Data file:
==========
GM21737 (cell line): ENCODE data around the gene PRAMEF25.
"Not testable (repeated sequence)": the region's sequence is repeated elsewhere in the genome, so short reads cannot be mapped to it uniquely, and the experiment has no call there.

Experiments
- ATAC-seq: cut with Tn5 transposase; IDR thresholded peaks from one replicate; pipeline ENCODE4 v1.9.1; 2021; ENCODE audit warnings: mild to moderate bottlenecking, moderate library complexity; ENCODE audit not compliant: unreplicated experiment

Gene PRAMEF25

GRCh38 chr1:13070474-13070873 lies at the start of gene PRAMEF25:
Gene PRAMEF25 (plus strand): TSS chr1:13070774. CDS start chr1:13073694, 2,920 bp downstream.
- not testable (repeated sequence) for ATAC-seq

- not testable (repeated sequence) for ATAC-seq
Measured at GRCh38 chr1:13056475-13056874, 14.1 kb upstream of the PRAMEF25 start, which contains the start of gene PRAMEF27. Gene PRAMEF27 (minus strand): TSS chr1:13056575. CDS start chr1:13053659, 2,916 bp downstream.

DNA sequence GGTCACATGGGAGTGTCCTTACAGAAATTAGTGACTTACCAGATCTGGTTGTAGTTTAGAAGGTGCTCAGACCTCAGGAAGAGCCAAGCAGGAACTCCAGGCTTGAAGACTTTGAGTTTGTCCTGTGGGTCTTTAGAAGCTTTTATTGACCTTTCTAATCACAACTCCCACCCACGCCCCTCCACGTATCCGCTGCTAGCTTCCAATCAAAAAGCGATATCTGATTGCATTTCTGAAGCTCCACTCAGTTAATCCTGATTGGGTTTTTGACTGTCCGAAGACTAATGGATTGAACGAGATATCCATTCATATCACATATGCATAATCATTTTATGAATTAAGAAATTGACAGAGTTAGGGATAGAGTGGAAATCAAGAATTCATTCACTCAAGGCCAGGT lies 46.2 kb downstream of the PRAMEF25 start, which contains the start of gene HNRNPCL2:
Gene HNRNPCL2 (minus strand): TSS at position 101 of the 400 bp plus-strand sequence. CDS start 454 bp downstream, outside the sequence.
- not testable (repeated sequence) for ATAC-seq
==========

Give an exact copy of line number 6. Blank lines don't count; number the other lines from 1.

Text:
GRCh38 chr1:13070474-13070873 lies at the start of gene PRAMEF25: